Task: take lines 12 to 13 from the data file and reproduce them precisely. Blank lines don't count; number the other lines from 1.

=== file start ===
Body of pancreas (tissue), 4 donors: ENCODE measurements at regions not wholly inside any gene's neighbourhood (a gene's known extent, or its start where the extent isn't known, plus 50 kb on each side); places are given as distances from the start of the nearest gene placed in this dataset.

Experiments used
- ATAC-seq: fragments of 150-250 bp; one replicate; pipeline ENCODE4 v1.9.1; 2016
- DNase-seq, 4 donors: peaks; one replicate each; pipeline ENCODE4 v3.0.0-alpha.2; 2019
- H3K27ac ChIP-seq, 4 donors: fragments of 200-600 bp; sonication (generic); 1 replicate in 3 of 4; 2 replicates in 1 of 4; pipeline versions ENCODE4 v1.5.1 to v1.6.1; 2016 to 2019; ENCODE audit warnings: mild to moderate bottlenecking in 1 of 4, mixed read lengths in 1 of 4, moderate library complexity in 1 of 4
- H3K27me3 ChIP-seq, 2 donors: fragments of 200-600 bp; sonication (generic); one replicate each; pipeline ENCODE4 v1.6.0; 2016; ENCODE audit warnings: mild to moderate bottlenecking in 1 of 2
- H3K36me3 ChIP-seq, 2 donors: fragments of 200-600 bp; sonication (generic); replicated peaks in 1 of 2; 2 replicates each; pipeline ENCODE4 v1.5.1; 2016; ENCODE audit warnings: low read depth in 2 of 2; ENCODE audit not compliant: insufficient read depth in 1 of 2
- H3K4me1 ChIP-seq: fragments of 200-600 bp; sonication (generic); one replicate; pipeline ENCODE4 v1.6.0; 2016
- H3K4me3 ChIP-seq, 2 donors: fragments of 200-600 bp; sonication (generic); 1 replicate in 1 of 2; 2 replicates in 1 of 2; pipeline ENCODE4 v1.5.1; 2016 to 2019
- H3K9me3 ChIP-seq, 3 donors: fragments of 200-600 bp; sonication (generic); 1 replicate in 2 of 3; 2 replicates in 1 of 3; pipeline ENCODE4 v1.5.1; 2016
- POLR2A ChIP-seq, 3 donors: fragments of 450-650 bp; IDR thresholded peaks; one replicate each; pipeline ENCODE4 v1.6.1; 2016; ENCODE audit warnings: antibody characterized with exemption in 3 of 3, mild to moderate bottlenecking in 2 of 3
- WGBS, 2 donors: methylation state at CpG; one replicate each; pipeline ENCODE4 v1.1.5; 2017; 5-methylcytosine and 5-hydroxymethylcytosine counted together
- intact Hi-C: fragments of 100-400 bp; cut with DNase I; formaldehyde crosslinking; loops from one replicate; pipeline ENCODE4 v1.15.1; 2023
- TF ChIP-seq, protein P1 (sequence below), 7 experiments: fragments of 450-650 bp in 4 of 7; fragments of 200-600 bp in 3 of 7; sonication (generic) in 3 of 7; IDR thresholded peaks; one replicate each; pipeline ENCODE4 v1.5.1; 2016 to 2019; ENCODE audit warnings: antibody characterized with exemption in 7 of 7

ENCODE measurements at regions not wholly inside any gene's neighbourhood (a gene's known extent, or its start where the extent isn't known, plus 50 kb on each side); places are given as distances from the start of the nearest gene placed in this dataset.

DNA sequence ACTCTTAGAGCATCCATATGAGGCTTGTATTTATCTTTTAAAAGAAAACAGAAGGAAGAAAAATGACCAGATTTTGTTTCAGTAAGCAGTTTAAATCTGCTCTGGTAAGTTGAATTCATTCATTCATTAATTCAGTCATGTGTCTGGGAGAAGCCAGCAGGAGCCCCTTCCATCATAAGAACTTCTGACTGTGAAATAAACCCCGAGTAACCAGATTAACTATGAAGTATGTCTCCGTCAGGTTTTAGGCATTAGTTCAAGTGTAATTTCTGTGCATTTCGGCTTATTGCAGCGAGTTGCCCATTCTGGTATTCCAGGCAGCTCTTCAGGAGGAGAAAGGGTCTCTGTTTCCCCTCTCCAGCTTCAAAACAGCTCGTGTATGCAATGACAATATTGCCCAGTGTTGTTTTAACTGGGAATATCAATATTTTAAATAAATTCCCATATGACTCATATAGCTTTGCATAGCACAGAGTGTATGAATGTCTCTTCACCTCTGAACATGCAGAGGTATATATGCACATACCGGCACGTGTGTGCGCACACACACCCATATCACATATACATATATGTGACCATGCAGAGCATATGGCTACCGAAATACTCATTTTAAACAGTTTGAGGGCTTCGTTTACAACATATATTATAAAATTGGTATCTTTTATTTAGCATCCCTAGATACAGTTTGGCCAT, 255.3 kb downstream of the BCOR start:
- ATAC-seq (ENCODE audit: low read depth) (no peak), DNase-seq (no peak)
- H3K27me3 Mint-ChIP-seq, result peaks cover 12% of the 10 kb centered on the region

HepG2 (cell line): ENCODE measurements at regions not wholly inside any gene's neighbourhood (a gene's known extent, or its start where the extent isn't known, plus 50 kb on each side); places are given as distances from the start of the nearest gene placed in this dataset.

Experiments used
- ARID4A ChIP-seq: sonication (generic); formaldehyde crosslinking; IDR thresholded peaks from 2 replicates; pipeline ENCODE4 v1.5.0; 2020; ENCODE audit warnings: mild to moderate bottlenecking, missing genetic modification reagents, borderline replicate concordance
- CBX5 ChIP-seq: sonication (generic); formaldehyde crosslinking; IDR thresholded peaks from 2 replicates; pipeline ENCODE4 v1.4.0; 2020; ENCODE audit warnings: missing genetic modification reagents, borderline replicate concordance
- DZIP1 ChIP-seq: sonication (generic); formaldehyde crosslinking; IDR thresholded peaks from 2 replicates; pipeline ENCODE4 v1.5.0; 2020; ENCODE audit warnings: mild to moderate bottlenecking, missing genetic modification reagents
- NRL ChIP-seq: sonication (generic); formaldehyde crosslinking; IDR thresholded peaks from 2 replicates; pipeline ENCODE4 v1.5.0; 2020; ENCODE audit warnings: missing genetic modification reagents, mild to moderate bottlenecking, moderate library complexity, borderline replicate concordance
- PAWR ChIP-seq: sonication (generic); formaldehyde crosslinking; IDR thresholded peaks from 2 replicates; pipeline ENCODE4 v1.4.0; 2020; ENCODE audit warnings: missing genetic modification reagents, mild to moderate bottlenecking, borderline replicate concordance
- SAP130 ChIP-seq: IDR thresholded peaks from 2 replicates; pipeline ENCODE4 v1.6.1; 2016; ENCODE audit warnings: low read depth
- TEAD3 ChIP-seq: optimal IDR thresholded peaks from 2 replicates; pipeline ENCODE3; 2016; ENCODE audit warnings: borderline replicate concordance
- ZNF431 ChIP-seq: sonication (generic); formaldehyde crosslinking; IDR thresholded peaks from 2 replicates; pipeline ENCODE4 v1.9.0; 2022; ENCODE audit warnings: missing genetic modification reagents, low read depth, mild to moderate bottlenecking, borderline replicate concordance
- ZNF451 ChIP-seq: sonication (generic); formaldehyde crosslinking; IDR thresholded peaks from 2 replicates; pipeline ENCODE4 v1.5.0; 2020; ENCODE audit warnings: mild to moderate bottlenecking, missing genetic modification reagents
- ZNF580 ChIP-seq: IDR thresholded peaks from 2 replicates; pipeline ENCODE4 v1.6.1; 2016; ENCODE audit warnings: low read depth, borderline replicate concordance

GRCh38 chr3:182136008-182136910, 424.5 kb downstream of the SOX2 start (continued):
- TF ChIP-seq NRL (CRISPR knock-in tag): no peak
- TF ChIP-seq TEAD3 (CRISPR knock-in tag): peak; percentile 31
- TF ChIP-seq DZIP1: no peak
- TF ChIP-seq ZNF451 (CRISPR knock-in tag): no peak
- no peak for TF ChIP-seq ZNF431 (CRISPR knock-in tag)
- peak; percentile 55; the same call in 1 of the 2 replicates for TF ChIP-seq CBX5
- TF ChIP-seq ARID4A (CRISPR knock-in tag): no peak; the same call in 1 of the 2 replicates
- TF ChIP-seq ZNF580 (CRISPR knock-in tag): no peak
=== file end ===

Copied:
- WGBS, 2 donors: methylation state at CpG; one replicate each; pipeline ENCODE4 v1.1.5; 2017; 5-methylcytosine and 5-hydroxymethylcytosine counted together
- intact Hi-C: fragments of 100-400 bp; cut with DNase I; formaldehyde crosslinking; loops from one replicate; pipeline ENCODE4 v1.15.1; 2023